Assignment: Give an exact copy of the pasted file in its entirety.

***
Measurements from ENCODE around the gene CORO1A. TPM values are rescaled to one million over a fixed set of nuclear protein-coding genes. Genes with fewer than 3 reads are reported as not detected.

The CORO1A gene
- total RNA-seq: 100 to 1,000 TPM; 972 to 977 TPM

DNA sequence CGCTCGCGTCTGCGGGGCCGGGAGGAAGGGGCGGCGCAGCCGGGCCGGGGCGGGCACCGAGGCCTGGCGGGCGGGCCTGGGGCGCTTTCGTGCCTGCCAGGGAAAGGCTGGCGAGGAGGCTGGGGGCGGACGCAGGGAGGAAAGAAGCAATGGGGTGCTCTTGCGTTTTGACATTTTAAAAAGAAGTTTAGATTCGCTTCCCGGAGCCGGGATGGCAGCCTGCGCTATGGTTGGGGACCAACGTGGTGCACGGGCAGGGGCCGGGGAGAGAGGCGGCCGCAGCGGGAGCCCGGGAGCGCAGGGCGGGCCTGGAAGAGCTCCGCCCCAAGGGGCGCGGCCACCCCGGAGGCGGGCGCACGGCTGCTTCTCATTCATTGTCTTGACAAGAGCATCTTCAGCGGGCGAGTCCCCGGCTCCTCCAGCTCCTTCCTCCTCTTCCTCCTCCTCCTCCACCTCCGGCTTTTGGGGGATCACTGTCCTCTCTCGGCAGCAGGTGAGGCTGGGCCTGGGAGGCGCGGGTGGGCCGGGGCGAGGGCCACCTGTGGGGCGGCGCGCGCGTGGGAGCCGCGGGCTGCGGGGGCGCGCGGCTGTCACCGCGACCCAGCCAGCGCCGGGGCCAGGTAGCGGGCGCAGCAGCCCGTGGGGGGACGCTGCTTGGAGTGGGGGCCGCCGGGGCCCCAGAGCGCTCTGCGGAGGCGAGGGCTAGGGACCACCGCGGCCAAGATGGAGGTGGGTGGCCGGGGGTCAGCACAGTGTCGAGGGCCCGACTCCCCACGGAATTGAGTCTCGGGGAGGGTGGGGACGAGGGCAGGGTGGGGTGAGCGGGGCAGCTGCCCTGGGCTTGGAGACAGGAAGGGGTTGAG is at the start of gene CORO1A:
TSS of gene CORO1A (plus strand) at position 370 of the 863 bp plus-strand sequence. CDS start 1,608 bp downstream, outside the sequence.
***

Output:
Measurements from ENCODE around the gene CORO1A. TPM values are rescaled to one million over a fixed set of nuclear protein-coding genes. Genes with fewer than 3 reads are reported as not detected.

The CORO1A gene
- total RNA-seq: 100 to 1,000 TPM; 972 to 977 TPM

DNA sequence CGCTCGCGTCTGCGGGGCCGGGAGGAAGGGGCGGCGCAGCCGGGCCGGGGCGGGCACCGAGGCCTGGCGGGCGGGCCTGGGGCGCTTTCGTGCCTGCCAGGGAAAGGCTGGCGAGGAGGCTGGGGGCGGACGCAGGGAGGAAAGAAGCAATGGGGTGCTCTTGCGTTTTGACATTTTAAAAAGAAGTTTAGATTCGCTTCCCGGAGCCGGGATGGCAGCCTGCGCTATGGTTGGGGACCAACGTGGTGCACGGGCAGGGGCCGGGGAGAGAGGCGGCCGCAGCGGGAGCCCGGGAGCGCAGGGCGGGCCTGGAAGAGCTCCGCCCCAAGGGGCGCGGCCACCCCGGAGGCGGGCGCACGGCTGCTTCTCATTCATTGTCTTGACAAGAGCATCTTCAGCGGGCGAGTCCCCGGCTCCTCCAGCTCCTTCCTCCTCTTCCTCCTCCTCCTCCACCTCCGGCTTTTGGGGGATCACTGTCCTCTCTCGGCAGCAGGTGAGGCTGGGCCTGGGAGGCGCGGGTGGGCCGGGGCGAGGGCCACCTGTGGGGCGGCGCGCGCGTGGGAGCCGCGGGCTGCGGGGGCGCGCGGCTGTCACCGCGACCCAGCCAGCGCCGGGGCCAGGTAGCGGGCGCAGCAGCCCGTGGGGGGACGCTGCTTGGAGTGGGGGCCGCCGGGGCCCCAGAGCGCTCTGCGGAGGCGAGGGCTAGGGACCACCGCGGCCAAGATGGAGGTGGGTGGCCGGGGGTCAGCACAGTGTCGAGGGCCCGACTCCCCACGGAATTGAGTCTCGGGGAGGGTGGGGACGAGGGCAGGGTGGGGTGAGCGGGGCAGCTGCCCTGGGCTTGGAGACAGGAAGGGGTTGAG is at the start of gene CORO1A:
TSS of gene CORO1A (plus strand) at position 370 of the 863 bp plus-strand sequence. CDS start 1,608 bp downstream, outside the sequence.